Multi-Material Process Planning for Additive Manufacturing

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Patrick, Steven
Nycz, Andrzej
Noakes, Mark

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University of Texas at Austin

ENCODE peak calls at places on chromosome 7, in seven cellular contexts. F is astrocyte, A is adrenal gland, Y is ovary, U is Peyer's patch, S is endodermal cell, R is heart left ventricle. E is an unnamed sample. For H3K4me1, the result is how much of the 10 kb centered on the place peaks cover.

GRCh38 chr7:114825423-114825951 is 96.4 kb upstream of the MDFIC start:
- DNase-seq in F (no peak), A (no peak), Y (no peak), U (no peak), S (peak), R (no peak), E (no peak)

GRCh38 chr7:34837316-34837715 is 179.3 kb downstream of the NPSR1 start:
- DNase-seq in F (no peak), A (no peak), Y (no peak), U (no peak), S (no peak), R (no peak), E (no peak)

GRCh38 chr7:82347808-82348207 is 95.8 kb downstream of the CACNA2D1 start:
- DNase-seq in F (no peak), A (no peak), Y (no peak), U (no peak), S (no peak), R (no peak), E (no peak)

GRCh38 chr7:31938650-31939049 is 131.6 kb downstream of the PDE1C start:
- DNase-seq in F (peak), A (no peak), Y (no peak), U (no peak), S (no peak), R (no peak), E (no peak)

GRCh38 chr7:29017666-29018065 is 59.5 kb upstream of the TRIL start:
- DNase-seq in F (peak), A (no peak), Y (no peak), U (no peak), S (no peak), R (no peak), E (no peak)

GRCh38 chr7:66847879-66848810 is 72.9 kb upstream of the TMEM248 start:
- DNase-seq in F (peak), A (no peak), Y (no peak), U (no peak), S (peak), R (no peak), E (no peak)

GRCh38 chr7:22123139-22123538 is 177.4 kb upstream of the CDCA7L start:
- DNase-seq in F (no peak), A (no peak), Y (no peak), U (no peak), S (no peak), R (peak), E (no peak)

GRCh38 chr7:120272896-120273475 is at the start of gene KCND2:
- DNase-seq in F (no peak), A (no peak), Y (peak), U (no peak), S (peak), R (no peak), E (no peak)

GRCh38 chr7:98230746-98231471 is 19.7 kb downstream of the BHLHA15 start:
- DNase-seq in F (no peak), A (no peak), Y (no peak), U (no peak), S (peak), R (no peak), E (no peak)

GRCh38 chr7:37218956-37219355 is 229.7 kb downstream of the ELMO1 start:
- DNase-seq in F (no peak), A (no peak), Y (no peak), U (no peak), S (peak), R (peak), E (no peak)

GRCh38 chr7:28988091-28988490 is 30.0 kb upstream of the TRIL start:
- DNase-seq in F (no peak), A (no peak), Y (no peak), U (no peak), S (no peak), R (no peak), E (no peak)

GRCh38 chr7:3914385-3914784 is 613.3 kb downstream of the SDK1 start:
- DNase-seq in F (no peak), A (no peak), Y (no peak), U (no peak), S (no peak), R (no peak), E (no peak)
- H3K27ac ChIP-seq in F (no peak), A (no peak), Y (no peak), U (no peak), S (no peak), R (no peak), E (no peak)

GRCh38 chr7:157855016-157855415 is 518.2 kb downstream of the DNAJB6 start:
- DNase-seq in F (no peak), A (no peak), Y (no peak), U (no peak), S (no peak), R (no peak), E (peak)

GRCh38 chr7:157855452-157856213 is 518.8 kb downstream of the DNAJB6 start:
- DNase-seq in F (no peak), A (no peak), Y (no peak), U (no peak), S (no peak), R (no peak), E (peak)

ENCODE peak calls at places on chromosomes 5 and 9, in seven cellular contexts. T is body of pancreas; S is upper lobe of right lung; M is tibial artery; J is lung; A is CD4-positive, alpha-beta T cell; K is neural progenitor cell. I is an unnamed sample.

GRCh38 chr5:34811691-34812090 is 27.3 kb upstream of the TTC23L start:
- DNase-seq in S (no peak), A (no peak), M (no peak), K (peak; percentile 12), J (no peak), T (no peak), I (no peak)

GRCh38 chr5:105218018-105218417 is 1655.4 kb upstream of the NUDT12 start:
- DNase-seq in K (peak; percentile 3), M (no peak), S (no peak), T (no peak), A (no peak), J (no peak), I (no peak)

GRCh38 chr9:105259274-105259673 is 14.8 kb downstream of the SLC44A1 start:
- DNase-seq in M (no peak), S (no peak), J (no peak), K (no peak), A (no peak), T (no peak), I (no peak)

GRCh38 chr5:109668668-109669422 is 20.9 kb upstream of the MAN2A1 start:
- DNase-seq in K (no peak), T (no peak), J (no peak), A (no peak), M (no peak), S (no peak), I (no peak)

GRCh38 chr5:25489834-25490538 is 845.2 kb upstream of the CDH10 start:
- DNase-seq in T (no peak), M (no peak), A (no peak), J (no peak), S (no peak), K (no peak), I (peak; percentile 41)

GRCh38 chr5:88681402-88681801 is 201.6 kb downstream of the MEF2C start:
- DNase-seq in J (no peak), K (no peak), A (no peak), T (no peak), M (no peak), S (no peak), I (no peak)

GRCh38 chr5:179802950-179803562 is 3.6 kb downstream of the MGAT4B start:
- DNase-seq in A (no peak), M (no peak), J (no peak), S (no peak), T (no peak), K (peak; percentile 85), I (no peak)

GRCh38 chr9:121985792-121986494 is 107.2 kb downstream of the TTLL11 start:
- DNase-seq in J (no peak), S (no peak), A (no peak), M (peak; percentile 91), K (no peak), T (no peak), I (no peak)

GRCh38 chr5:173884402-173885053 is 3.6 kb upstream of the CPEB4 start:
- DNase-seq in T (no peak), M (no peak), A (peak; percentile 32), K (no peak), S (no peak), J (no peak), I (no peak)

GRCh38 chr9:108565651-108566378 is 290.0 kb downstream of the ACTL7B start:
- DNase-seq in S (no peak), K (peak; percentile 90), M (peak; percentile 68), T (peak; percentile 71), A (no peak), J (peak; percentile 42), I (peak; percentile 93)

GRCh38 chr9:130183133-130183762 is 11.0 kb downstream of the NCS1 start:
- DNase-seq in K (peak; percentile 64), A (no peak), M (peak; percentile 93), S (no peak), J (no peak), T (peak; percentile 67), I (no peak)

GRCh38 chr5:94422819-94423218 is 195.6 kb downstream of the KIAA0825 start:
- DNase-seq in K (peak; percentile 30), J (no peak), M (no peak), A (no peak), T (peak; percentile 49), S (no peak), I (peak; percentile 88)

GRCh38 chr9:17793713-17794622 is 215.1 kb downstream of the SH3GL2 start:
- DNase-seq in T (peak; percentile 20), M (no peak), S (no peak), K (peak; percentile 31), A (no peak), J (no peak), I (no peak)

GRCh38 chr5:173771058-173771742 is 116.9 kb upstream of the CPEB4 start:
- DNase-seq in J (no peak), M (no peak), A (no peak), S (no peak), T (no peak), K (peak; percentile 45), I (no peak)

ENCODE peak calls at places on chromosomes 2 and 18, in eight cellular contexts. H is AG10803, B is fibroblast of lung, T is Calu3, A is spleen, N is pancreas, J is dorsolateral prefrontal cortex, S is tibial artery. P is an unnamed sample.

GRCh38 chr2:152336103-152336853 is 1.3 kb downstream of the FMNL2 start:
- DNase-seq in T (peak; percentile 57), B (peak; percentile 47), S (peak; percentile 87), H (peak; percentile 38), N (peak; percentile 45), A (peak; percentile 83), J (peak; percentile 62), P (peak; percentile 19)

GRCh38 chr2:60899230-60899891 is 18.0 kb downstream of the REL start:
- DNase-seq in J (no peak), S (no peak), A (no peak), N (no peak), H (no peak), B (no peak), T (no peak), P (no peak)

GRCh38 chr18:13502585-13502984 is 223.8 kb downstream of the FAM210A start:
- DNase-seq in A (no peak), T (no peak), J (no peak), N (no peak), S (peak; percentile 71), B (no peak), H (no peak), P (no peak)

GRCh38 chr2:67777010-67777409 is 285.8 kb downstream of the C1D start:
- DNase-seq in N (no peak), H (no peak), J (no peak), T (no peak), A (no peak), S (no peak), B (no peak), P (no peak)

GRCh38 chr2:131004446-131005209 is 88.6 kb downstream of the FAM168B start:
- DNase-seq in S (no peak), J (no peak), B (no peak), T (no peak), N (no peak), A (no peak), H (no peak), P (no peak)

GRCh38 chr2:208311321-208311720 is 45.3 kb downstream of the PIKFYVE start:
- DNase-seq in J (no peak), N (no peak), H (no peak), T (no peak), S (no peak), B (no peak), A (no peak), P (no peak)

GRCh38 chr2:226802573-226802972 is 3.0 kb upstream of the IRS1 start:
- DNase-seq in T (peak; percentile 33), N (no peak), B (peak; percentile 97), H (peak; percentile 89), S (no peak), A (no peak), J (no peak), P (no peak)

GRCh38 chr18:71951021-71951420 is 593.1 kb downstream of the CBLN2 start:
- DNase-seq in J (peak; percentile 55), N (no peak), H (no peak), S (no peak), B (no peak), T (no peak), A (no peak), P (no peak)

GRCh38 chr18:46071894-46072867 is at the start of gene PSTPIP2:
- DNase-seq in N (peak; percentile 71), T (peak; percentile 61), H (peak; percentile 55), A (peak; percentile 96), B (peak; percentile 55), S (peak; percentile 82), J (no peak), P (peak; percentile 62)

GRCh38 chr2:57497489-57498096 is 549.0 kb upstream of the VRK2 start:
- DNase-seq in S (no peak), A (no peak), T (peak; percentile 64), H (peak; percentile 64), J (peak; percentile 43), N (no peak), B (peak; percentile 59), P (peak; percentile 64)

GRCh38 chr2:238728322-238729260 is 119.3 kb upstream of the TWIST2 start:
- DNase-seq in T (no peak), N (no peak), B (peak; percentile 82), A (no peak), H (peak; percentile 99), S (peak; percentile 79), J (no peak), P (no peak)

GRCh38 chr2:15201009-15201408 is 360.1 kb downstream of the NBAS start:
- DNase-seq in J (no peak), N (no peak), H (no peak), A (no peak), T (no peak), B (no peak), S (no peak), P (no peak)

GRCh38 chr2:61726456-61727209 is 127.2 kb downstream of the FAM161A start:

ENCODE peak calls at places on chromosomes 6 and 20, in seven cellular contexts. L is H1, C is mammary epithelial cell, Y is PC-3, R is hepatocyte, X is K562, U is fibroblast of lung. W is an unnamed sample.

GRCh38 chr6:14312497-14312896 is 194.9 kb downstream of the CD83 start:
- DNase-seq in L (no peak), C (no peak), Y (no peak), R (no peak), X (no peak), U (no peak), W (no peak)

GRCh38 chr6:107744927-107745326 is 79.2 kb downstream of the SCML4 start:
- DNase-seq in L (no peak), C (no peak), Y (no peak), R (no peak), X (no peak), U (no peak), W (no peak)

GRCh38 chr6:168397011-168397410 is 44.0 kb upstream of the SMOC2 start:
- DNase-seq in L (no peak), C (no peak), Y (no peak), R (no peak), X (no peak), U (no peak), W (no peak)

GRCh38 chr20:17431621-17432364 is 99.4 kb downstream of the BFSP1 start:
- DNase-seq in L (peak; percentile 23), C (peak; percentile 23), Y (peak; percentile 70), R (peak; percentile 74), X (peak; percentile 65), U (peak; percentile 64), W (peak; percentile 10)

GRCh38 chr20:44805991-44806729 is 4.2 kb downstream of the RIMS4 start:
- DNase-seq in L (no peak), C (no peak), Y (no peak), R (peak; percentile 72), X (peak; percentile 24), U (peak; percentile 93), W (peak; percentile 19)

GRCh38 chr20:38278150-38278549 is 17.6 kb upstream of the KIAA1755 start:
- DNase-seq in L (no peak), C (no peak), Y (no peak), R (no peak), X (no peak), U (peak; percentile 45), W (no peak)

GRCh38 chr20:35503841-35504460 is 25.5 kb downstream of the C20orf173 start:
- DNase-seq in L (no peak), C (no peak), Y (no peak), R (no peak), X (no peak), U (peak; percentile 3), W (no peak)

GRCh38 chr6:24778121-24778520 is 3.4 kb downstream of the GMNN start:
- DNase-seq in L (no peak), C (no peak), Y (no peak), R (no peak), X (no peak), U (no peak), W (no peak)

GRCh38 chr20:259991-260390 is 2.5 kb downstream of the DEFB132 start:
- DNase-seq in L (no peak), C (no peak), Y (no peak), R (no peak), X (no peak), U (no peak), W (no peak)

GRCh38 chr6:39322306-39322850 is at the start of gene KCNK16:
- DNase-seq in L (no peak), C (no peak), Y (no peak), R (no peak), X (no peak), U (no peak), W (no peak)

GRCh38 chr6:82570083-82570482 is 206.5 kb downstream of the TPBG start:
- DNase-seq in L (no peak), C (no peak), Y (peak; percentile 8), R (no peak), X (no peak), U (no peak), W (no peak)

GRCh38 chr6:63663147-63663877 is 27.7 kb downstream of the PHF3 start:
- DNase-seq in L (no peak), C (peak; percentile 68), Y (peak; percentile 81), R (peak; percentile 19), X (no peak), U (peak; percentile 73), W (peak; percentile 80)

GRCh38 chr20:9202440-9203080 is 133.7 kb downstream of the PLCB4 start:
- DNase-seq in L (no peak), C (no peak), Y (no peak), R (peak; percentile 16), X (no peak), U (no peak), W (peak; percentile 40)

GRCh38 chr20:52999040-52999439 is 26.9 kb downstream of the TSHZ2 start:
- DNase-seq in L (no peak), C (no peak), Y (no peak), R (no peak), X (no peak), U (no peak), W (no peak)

A key process in additive manufacturing is converting a 3D model into a set of instructions that a robot can parse and implement. This process is commonly referred to as slicing. Oak Ridge National Laboratory’s (ORNL) Metal Big Area Additive Manufacturing (MBAAM) team at the Manufacturing Demonstration Facility (MDF) has developed a slicing software that generates instructions for multiple materials within the same part. The benefits of using multiple materials are lower cost, fewer voids, and greater control over the print. However, a significant challenge arose when the two different materials had different layer heights and bead widths. A layer of complexity was added not only when the material changed from layer to layer, but also when different materials were used within a single layer. These challenges were addressed by assigning bead types and profile types to printing regions and layers, respectively.


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